The theory behind smart investing
If you want to invest wisely, you need to know what "investing wisely" even means. There have been incredible breakthroughs in the science of investing over the past century, with academic research that has put together a solid framework for designing investment portfolios...a framework that, by and large, is unknown to the investing public. The underpinnings may be complex, but the basic ideas are pretty straightforward. Even if you delegate your investment management to a financial advisor, it's worth understanding the basics of the theory, so you can ask good questions!
There's no such thing as a free lunch
Wouldn't it be nice if you could park your money in an investment that doubles your money every few years and never loses value? (Without it being a Ponzi scheme, that is.) Sadly, you can't. And the reason is logical: if you could, everyone would invest in that thing, which would drive the price up -- and the returns down. So in order for returns to be high, there generally has to be a reason for people not to invest in it.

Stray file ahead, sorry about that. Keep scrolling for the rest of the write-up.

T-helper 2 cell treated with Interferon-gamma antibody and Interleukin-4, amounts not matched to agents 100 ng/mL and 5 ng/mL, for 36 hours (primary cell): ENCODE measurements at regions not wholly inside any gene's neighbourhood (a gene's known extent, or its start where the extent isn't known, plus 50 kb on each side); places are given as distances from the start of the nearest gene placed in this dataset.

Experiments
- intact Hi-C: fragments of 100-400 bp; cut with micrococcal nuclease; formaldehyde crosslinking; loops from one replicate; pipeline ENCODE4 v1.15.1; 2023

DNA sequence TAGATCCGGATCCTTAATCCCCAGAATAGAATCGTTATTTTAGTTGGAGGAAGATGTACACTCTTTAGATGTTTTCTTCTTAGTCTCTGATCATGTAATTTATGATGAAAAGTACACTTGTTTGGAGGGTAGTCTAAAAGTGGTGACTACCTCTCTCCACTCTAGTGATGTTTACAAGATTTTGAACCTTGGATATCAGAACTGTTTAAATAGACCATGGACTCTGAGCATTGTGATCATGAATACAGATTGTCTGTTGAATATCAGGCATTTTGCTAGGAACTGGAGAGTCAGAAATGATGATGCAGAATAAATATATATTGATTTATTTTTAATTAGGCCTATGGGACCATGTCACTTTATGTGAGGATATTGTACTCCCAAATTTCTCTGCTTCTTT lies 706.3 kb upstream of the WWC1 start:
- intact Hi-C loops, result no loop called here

The financial phrase is "being paid a premium". Maybe it's a liquidity premium -- for example, you can lock your money up in a CD rather than a more-flexible savings account in order to earn extra interest. Often it's a volatility premium, such as when you invest in stocks rather than bonds, taking on more price fluctuation but also having a high (but not 100%!) chance seeing higher returns over time. Whatever the premium is, there's almost always some sort of risk attached.